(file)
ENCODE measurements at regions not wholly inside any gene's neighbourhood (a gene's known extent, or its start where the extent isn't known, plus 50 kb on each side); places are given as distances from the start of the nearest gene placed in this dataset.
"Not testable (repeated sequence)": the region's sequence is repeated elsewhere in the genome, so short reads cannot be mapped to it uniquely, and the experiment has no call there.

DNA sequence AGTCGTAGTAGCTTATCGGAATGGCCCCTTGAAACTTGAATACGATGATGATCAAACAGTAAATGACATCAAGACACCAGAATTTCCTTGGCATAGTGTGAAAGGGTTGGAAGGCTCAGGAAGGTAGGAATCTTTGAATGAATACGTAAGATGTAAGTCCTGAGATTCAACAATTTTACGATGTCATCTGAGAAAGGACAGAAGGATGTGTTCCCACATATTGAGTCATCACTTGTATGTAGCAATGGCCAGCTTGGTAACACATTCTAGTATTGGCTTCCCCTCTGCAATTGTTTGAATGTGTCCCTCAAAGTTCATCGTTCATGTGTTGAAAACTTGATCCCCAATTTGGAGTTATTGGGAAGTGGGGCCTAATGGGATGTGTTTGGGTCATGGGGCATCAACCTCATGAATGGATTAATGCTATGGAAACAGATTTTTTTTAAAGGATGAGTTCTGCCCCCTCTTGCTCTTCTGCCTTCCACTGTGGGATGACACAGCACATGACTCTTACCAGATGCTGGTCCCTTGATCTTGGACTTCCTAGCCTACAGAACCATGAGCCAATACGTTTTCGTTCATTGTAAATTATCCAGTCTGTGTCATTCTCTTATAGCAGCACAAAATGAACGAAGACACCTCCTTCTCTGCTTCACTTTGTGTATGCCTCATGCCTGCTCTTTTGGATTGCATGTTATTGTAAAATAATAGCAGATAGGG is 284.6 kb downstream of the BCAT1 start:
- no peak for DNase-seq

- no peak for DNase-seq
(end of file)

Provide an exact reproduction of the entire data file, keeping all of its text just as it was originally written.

ENCODE measurements at regions not wholly inside any gene's neighbourhood (a gene's known extent, or its start where the extent isn't known, plus 50 kb on each side); places are given as distances from the start of the nearest gene placed in this dataset.
"Not testable (repeated sequence)": the region's sequence is repeated elsewhere in the genome, so short reads cannot be mapped to it uniquely, and the experiment has no call there.

DNA sequence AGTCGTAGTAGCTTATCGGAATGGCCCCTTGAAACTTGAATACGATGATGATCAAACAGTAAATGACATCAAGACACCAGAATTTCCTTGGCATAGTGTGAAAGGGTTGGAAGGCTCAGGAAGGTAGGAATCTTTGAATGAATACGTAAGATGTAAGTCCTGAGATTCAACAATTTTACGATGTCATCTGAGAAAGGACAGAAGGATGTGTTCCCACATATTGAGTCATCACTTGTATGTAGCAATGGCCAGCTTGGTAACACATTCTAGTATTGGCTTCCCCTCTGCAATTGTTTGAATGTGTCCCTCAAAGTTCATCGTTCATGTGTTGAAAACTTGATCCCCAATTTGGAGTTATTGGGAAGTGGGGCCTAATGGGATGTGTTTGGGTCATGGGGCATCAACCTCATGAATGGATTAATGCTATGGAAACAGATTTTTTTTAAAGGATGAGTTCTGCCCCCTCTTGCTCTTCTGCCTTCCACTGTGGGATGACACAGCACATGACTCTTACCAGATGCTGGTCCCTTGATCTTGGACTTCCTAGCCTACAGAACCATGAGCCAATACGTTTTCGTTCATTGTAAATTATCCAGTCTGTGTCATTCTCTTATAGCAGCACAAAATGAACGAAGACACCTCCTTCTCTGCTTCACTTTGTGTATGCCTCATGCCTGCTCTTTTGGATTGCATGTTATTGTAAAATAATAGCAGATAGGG is 284.6 kb downstream of the BCAT1 start:
- no peak for DNase-seq

- no peak for DNase-seq